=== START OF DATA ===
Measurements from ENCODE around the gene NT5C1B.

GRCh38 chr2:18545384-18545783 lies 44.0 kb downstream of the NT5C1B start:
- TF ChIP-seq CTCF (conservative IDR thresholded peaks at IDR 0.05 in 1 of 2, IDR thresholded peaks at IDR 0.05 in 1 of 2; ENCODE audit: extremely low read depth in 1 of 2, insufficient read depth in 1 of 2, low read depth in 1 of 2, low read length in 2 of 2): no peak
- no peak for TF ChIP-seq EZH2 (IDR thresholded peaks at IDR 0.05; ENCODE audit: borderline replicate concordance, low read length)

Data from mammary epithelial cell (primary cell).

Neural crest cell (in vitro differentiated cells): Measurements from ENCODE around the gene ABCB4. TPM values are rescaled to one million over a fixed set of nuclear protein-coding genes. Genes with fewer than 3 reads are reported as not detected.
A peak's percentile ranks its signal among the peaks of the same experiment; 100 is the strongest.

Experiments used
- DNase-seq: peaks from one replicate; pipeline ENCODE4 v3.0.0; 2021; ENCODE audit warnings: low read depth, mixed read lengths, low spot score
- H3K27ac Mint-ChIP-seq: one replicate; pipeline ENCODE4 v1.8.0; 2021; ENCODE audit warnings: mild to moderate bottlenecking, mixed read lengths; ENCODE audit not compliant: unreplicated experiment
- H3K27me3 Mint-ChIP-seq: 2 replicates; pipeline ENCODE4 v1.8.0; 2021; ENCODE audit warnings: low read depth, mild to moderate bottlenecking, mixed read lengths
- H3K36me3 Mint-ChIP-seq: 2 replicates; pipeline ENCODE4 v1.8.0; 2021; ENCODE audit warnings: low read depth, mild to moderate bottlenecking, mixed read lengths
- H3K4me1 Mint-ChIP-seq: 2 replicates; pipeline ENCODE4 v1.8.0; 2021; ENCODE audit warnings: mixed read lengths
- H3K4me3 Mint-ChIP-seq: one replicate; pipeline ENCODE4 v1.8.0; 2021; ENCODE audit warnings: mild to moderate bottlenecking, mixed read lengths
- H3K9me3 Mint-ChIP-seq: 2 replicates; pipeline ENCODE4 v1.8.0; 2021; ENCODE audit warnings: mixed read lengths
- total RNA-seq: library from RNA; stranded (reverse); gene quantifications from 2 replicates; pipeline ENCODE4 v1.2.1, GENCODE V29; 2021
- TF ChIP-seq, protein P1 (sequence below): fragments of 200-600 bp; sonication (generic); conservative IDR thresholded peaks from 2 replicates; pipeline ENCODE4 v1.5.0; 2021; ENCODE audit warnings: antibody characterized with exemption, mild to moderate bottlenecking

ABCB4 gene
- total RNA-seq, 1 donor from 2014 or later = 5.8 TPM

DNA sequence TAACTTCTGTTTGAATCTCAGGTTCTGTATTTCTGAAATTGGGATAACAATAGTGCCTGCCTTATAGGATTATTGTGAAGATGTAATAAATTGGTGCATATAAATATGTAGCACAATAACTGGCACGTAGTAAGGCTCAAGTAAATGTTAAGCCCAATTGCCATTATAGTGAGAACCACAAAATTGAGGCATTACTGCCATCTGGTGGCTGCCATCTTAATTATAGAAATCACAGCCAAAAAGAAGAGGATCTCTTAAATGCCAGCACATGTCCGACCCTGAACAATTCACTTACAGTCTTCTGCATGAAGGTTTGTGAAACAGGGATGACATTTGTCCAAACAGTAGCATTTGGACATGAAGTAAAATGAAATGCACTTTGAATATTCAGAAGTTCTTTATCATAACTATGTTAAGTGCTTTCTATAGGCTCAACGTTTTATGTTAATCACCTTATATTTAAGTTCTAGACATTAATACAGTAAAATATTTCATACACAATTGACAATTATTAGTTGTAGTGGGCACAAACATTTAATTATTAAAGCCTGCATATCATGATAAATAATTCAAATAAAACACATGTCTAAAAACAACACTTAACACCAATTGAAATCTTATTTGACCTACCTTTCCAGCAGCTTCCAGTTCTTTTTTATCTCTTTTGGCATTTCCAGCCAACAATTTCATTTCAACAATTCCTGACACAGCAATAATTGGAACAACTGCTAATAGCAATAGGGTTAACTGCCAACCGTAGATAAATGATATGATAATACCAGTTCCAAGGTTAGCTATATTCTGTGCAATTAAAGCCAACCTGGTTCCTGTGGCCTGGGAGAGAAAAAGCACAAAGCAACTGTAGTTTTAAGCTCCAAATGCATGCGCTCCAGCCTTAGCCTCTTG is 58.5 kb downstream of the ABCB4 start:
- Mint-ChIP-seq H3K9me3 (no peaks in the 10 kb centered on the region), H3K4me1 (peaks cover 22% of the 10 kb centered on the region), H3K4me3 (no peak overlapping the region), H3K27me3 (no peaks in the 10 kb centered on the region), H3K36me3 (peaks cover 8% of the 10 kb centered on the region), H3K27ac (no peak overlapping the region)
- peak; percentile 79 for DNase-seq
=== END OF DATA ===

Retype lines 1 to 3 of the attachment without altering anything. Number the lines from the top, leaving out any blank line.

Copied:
Measurements from ENCODE around the gene NT5C1B.

GRCh38 chr2:18545384-18545783 lies 44.0 kb downstream of the NT5C1B start:
- TF ChIP-seq CTCF (conservative IDR thresholded peaks at IDR 0.05 in 1 of 2, IDR thresholded peaks at IDR 0.05 in 1 of 2; ENCODE audit: extremely low read depth in 1 of 2, insufficient read depth in 1 of 2, low read depth in 1 of 2, low read length in 2 of 2): no peak